Sunday, February 04, 2007

Livin' It.

I took a few days rest to read some Manga, Atsushi Kaneko's Soil (his artwork reminds me of Charles Burn's drawings) and Seizon (Life) by Nobuyuki Fukumoto and Kaiji Kawaguchi. Both excellent stories.

I also watched a couple of movies, including The Night Listener, The Prestige, and Pan's Labyrinth. I've been a fan of Armistead Maupin since Tales of the City was shown over here, and I enjoyed the mildly sinister tension of the movie. The Prestige was a terrific Victoriana sci-fi tale of prestidigitation, in which everyone was terrific and David Bowie, with his few moments on screen, as Alan Turing, was electrifying - literally. By the way, isn't it ironic that Britain's first Super Casino (the Labour party and Bliar wanted to build 40 Casinos) is being buit in Manchester and will be reached by walking alon Alan Turing Way? Because as any mathematical genius will tell you, the Casinos never win!

Pan's Labyrinth knocked me out though. I'm a fan of Guillermo Del Toro's work and I have Cronos on dvd, but it won't stop me getting the collection which includes Pan's Labyrinth, Cronos, and The Devil's Backbone.

But, I'm back to work and I've rattled off some cartoons and put two pages of Lepertown up on Webcomics Nation. These two pages have a dual role, as they also appear in my book, Tommy Apple.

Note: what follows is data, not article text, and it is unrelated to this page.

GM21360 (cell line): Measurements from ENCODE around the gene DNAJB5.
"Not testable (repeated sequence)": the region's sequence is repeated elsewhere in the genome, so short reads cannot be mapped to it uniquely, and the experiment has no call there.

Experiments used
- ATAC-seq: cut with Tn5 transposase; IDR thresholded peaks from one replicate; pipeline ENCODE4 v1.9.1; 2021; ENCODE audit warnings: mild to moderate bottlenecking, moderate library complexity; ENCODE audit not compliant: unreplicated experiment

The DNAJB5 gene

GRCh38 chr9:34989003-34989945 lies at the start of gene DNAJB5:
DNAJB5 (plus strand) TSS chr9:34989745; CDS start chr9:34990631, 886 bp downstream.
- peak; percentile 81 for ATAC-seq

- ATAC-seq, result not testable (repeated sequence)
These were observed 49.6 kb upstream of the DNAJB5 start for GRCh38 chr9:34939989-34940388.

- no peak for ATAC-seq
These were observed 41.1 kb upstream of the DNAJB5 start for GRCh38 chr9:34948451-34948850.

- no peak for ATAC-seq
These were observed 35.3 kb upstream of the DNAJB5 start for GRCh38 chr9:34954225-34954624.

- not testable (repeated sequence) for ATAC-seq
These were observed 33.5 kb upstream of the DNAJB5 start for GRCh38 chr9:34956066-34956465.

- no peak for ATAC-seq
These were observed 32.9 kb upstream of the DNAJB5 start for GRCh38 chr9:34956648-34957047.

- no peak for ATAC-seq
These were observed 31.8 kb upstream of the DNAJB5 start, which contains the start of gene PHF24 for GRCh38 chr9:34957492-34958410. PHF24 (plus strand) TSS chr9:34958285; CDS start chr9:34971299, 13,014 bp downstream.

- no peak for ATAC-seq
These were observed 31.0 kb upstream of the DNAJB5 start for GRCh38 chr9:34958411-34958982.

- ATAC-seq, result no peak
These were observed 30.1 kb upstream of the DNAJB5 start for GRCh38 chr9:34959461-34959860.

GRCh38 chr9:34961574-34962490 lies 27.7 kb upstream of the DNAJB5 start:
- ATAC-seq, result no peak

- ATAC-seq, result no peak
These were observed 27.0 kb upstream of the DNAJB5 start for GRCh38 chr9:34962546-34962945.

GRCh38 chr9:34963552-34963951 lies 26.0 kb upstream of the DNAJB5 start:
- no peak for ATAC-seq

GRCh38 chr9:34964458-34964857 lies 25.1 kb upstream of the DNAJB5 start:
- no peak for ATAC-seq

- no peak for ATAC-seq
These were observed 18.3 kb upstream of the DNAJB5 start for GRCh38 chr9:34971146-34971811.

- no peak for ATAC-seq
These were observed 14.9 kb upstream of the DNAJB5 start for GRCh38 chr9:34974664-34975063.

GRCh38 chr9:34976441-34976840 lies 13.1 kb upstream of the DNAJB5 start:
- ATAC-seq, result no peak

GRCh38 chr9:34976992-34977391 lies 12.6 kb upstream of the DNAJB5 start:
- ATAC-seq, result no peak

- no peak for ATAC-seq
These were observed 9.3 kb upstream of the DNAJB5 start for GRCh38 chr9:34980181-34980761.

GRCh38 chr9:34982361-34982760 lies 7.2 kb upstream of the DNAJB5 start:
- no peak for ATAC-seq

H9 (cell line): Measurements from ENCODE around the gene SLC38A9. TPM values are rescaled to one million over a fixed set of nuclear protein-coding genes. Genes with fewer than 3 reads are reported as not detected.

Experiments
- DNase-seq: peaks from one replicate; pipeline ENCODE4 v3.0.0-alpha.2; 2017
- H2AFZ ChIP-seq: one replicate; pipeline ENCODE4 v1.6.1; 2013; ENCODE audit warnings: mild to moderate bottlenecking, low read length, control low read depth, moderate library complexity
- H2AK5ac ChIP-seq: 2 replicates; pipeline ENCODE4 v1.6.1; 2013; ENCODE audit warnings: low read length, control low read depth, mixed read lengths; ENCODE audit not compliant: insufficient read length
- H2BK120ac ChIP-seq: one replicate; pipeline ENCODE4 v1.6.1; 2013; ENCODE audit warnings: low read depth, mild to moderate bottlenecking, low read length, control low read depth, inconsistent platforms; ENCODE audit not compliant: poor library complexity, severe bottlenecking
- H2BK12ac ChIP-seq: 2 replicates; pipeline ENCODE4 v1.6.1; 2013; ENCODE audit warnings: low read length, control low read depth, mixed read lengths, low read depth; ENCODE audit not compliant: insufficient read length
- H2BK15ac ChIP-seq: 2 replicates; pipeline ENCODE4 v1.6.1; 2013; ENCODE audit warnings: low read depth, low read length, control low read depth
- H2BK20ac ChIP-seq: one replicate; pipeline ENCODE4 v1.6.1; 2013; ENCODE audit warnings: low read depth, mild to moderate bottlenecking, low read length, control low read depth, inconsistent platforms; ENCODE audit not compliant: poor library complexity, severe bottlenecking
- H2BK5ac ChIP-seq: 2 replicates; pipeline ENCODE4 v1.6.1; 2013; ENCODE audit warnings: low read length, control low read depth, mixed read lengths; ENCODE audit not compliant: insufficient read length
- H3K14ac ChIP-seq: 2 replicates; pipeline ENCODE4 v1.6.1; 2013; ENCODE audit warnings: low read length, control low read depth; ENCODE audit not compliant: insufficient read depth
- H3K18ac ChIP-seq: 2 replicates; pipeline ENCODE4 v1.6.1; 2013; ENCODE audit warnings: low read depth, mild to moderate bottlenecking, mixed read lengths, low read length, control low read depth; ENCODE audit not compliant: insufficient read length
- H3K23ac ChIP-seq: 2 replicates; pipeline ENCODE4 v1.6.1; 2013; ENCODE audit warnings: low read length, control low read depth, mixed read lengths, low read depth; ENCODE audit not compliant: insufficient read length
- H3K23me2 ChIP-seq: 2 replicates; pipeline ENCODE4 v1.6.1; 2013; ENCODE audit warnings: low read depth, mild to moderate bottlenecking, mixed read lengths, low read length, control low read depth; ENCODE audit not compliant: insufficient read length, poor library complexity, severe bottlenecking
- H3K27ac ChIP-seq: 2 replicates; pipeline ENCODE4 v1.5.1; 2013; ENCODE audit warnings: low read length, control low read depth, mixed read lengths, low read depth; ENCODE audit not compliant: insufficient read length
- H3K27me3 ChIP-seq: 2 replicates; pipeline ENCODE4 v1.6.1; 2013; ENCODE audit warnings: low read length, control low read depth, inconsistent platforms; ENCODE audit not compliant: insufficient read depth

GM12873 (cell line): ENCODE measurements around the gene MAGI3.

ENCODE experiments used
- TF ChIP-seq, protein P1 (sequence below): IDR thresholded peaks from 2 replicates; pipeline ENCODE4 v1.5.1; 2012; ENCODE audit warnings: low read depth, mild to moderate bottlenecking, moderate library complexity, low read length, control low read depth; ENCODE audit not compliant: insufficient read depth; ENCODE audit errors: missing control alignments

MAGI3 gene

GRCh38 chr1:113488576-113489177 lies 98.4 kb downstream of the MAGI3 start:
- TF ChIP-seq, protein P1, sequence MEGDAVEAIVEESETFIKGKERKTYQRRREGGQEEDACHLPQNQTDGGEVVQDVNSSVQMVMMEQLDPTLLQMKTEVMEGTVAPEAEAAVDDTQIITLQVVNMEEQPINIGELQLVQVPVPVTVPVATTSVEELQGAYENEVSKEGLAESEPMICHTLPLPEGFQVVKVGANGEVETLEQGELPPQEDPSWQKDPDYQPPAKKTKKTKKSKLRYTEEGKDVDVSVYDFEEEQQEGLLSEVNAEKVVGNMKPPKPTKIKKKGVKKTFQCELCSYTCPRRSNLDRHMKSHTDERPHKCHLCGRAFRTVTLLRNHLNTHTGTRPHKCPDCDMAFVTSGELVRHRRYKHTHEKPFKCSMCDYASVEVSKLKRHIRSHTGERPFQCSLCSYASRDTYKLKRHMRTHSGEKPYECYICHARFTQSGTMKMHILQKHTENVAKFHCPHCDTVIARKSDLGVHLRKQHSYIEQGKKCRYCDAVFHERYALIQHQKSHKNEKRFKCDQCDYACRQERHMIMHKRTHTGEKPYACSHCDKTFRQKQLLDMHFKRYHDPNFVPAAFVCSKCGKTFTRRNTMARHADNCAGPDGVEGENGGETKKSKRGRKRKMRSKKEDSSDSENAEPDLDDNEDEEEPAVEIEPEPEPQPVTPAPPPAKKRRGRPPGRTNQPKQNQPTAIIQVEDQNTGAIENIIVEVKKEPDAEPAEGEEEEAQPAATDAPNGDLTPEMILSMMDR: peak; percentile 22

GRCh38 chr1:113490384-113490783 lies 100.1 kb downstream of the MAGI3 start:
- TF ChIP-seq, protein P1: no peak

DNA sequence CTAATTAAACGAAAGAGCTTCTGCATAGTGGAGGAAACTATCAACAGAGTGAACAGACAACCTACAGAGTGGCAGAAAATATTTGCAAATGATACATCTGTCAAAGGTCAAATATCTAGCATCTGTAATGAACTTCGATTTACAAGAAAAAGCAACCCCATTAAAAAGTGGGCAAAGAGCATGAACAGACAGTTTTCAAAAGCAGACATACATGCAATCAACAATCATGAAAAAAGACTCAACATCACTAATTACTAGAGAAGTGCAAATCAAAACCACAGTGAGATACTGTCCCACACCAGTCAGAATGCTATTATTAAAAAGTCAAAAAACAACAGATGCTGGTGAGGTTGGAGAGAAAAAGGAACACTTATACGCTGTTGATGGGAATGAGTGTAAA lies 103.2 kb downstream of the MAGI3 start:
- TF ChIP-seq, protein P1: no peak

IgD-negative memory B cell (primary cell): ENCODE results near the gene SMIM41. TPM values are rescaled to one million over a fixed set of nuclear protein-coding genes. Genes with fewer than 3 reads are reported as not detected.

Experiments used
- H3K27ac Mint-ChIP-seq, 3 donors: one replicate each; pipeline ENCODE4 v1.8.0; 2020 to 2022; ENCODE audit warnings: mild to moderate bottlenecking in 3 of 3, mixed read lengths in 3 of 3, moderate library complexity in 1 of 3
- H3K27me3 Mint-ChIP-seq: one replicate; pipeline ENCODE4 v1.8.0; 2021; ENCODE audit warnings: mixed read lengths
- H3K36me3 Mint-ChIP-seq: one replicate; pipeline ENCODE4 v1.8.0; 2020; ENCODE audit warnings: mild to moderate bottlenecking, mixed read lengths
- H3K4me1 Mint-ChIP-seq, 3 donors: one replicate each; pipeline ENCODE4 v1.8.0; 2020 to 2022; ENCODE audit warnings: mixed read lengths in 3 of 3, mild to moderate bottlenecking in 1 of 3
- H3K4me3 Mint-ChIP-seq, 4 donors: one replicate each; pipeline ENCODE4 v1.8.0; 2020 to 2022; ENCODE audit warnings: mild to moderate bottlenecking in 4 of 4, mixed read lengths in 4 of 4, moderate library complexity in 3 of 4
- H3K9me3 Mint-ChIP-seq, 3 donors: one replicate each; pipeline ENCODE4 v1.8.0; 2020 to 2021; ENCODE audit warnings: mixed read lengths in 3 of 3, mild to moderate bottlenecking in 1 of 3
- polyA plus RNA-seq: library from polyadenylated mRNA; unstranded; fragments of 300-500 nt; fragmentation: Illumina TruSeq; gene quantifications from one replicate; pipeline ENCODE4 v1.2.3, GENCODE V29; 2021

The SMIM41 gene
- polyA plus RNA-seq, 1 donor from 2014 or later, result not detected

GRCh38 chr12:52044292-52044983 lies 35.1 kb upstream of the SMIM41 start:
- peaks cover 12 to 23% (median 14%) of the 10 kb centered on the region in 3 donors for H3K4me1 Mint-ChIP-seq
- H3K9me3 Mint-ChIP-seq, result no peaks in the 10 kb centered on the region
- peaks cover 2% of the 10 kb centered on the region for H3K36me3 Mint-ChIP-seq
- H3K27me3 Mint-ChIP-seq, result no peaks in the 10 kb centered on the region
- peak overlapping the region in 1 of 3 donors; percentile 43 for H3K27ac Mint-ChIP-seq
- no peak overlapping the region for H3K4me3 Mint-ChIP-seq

Eli Stein said...

I'm probably one of the few people in the world who didn't enjoy Pan's Labyrinth. Maybe I just wasn't in the mood at the time.
As for The Prestige, I found it so entertaining and engrossing that I had to find out lots more about it. I just finished listening to Jonathan Priest's book on audiotape, and it was almost as if I were listening to another story, that's how different the book is from the film. Yes, I do READ books also, but in this case it was more convenient to listen to it. I highly recommend both the film and the novel.
Eli Stein

Rod McKie said...

Hi Eli.

I am a fan of his earlier work, Cronos. So I was prepared for some of the themes that he repeats in Pan's Labyrinth, and some of the ickyness and brutality. It was a pretty downbeat ending for me (I like upbeat), but an apt one, I think.

This might have something to do with the movie-scene in the US. Take a really horrible movie to sit through, The Vanishing. It is a horrible experience and you wouldn't do it twice - but I think it is worth facing up to it. The US remake has a happy ending because the original ending is so bleak. On the other hand the US studios made the unremittingly bleak Seven. So go figure.

As a father, I find the movie Leon disturbing, and that's by a Frenchman working in Hollywood.

I'll look up the book. I have no moral objections to audiobooks, Eli. It's the best way to read Woodehouse and Damon Runyon.

Eli Stein said...

Hmmm . . . Wodehouse on audio . . . I never tried it. But since I read most of his stuff about 40-50 years ago, I don't think I missed too much. A lot of the enjoyment is also determined by who is doing the reading, and I imagine that's very true of P.G.

About three years ago my wife and I paid a visit to PG's gravesite (it's in Remsenberg, on Long Island). I wrote it up and you can probably find it somewhere on the internet, maybe under "Wodehouse".